It's not every day that auctioneers hope to fetch six-figure sums auctioning a piece of paper. But Sotheby's is not selling just another piece of business memorabilia. They are selling a slice of Apple.
It's the contract where Mr Ronald Wayne, the little-known partner of the tech giant, sold his share in the company for US$800 (S$1,020), leaving it to two other partners - Mr Steve Jobs and Mr Steve Wozniak, Daily Mail reported.
Mr Wayne, now 77, then owned 10 per cent of the fledgling company which was in serious financial trouble. The shares would be worth a cool US$35 billion today.
In the recent biography of Mr Jobs written by Walter Isaacson, Mr Wayne is described as a "father figure" to Mr Jobs.
Mr Wayne met Mr Jobs while working for video games maker Atari, and Mr Jobs looked up to the older man.
Sotheby's said: "The 1976 document, which once belonged to Ronald G Wayne, one of Apple's founders along with Steven P Jobs and Stephen G Wozniak, is the first chapter in the story of one of America's most important companies."
It said the document, though full of "self-conscious legal jargon", was "relatively simple" and spelt out who held the shares - with Mr Jobs and Mr Wozniak holding 45 per cent each.
The auction house expects the legal papers to sell for US$100,000 to US$150,000, CNN reported.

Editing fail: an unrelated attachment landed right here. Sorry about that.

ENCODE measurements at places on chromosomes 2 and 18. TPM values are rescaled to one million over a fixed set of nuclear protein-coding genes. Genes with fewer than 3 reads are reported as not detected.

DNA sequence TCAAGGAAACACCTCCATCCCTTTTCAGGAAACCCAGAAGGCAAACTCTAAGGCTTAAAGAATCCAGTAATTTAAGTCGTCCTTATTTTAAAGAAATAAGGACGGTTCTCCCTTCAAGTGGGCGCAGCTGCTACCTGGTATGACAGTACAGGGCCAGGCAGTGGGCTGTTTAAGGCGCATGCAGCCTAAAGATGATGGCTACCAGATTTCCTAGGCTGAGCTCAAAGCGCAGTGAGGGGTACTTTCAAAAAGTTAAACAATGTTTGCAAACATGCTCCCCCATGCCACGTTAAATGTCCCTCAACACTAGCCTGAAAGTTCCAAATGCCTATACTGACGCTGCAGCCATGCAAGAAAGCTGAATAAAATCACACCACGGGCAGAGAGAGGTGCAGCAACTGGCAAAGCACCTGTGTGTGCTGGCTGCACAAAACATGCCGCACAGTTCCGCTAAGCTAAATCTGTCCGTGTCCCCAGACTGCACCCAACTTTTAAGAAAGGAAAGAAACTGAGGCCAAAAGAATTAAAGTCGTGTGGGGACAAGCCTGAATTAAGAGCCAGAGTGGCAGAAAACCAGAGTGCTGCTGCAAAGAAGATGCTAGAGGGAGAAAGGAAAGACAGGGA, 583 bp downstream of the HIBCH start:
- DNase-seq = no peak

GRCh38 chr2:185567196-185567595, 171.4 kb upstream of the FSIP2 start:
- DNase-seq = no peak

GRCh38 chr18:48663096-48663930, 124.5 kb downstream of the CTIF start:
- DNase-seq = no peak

A Sotheby's spokesman emphasised that Mr Wayne had not sold the documents directly to the auction house.
Bloomberg quoted Mr Richard Austin, head of manuscripts at Sotheby's in New York, as saying that the consigner bought the documents in the mid-1990s from a manuscript dealer who had acquired them from Mr Wayne.
Said Mr Austin: "It was right before Jobs rejoined Apple. At the time, everyone thought that Apple was pretty much finished."
The auction will be held on Dec 13 in New York. People can also bid on the documents simultaneously online.
The other documents included in the auction are a second founding agreement, in which Mr Jobs and Mr Wozniak outlined their plans for the company that would help bring about the personal computer revolution and create the iPod, iPhone and, most recently, the iPad.
This article was first published on Dec 1, 2011.
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